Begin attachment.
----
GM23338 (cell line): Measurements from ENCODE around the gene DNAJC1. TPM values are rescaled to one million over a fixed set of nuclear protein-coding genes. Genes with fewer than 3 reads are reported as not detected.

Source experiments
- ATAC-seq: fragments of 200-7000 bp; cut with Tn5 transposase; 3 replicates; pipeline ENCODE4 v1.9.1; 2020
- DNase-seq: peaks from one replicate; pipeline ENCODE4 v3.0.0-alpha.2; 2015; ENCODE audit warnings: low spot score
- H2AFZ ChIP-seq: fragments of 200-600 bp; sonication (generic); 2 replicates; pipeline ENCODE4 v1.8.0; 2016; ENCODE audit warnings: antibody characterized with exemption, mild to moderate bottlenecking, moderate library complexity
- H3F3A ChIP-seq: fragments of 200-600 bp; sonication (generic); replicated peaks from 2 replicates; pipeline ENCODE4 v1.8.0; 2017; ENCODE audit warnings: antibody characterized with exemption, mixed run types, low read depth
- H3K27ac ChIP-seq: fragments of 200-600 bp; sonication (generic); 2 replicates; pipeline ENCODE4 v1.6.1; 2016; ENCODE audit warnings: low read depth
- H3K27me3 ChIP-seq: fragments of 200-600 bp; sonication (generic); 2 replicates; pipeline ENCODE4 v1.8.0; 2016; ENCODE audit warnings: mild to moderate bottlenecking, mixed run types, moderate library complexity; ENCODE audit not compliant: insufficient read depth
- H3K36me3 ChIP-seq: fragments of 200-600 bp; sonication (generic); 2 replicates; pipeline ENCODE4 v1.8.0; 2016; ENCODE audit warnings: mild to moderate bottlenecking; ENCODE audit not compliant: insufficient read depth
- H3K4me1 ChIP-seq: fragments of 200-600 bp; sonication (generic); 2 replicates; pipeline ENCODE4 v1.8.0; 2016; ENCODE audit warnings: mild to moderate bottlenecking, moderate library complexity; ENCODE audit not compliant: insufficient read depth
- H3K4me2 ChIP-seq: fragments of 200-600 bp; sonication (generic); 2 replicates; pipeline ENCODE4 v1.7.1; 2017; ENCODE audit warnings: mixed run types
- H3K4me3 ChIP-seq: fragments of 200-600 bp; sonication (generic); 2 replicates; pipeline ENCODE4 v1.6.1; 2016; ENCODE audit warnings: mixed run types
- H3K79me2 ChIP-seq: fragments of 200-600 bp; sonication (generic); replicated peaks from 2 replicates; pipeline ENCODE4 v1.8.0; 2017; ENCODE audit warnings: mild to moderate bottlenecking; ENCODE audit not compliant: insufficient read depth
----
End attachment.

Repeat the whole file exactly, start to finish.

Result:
GM23338 (cell line): Measurements from ENCODE around the gene DNAJC1. TPM values are rescaled to one million over a fixed set of nuclear protein-coding genes. Genes with fewer than 3 reads are reported as not detected.

Source experiments
- ATAC-seq: fragments of 200-7000 bp; cut with Tn5 transposase; 3 replicates; pipeline ENCODE4 v1.9.1; 2020
- DNase-seq: peaks from one replicate; pipeline ENCODE4 v3.0.0-alpha.2; 2015; ENCODE audit warnings: low spot score
- H2AFZ ChIP-seq: fragments of 200-600 bp; sonication (generic); 2 replicates; pipeline ENCODE4 v1.8.0; 2016; ENCODE audit warnings: antibody characterized with exemption, mild to moderate bottlenecking, moderate library complexity
- H3F3A ChIP-seq: fragments of 200-600 bp; sonication (generic); replicated peaks from 2 replicates; pipeline ENCODE4 v1.8.0; 2017; ENCODE audit warnings: antibody characterized with exemption, mixed run types, low read depth
- H3K27ac ChIP-seq: fragments of 200-600 bp; sonication (generic); 2 replicates; pipeline ENCODE4 v1.6.1; 2016; ENCODE audit warnings: low read depth
- H3K27me3 ChIP-seq: fragments of 200-600 bp; sonication (generic); 2 replicates; pipeline ENCODE4 v1.8.0; 2016; ENCODE audit warnings: mild to moderate bottlenecking, mixed run types, moderate library complexity; ENCODE audit not compliant: insufficient read depth
- H3K36me3 ChIP-seq: fragments of 200-600 bp; sonication (generic); 2 replicates; pipeline ENCODE4 v1.8.0; 2016; ENCODE audit warnings: mild to moderate bottlenecking; ENCODE audit not compliant: insufficient read depth
- H3K4me1 ChIP-seq: fragments of 200-600 bp; sonication (generic); 2 replicates; pipeline ENCODE4 v1.8.0; 2016; ENCODE audit warnings: mild to moderate bottlenecking, moderate library complexity; ENCODE audit not compliant: insufficient read depth
- H3K4me2 ChIP-seq: fragments of 200-600 bp; sonication (generic); 2 replicates; pipeline ENCODE4 v1.7.1; 2017; ENCODE audit warnings: mixed run types
- H3K4me3 ChIP-seq: fragments of 200-600 bp; sonication (generic); 2 replicates; pipeline ENCODE4 v1.6.1; 2016; ENCODE audit warnings: mixed run types
- H3K79me2 ChIP-seq: fragments of 200-600 bp; sonication (generic); replicated peaks from 2 replicates; pipeline ENCODE4 v1.8.0; 2017; ENCODE audit warnings: mild to moderate bottlenecking; ENCODE audit not compliant: insufficient read depth